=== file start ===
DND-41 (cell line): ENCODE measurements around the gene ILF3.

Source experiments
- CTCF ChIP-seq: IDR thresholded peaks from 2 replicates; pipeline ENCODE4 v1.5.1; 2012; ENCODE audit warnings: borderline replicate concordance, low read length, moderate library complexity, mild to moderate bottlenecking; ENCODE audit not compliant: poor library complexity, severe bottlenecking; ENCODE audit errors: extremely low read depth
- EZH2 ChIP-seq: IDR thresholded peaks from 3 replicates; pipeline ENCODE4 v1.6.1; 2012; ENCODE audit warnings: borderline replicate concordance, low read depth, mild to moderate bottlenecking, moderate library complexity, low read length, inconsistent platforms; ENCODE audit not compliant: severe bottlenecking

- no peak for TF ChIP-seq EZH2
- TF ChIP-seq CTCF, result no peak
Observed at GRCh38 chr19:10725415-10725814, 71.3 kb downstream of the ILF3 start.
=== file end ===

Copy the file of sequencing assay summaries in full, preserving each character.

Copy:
DND-41 (cell line): ENCODE measurements around the gene ILF3.

Source experiments
- CTCF ChIP-seq: IDR thresholded peaks from 2 replicates; pipeline ENCODE4 v1.5.1; 2012; ENCODE audit warnings: borderline replicate concordance, low read length, moderate library complexity, mild to moderate bottlenecking; ENCODE audit not compliant: poor library complexity, severe bottlenecking; ENCODE audit errors: extremely low read depth
- EZH2 ChIP-seq: IDR thresholded peaks from 3 replicates; pipeline ENCODE4 v1.6.1; 2012; ENCODE audit warnings: borderline replicate concordance, low read depth, mild to moderate bottlenecking, moderate library complexity, low read length, inconsistent platforms; ENCODE audit not compliant: severe bottlenecking

- no peak for TF ChIP-seq EZH2
- TF ChIP-seq CTCF, result no peak
Observed at GRCh38 chr19:10725415-10725814, 71.3 kb downstream of the ILF3 start.